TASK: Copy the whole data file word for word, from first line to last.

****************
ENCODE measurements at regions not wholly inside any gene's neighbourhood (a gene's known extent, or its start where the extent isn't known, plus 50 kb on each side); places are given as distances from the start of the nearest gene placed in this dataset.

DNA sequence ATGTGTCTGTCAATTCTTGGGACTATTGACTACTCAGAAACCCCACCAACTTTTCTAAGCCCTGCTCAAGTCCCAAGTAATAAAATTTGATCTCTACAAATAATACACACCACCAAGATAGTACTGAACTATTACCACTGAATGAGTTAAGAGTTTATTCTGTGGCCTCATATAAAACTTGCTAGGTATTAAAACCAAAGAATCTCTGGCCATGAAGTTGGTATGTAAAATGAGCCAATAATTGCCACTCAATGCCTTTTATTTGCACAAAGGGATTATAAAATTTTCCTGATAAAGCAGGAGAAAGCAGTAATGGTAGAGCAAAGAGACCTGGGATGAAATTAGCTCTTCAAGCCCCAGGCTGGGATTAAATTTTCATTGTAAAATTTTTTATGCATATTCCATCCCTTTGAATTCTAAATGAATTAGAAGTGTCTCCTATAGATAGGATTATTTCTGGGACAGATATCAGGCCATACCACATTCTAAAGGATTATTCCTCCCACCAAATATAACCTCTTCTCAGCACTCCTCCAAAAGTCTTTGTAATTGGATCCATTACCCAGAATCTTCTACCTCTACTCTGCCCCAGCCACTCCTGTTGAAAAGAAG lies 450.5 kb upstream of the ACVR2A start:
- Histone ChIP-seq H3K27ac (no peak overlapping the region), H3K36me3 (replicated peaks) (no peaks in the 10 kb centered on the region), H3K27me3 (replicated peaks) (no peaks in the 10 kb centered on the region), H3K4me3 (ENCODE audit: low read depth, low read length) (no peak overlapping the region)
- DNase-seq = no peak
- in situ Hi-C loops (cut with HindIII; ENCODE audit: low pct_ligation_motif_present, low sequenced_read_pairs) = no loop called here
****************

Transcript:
ENCODE measurements at regions not wholly inside any gene's neighbourhood (a gene's known extent, or its start where the extent isn't known, plus 50 kb on each side); places are given as distances from the start of the nearest gene placed in this dataset.

DNA sequence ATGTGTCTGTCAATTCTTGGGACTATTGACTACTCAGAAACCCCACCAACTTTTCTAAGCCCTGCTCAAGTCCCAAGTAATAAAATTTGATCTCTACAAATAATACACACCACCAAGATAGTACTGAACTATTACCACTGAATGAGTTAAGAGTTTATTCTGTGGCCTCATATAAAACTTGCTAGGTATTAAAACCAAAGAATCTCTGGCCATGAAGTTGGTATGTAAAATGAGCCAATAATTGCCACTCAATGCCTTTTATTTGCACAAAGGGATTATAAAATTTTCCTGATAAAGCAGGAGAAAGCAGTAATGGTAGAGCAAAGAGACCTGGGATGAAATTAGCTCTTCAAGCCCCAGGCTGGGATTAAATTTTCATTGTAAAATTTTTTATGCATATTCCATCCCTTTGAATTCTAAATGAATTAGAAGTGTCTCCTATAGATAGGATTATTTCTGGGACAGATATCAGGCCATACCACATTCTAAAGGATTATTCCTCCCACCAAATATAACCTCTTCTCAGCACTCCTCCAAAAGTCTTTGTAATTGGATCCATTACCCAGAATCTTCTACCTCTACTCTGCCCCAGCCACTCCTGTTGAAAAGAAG lies 450.5 kb upstream of the ACVR2A start:
- Histone ChIP-seq H3K27ac (no peak overlapping the region), H3K36me3 (replicated peaks) (no peaks in the 10 kb centered on the region), H3K27me3 (replicated peaks) (no peaks in the 10 kb centered on the region), H3K4me3 (ENCODE audit: low read depth, low read length) (no peak overlapping the region)
- DNase-seq = no peak
- in situ Hi-C loops (cut with HindIII; ENCODE audit: low pct_ligation_motif_present, low sequenced_read_pairs) = no loop called here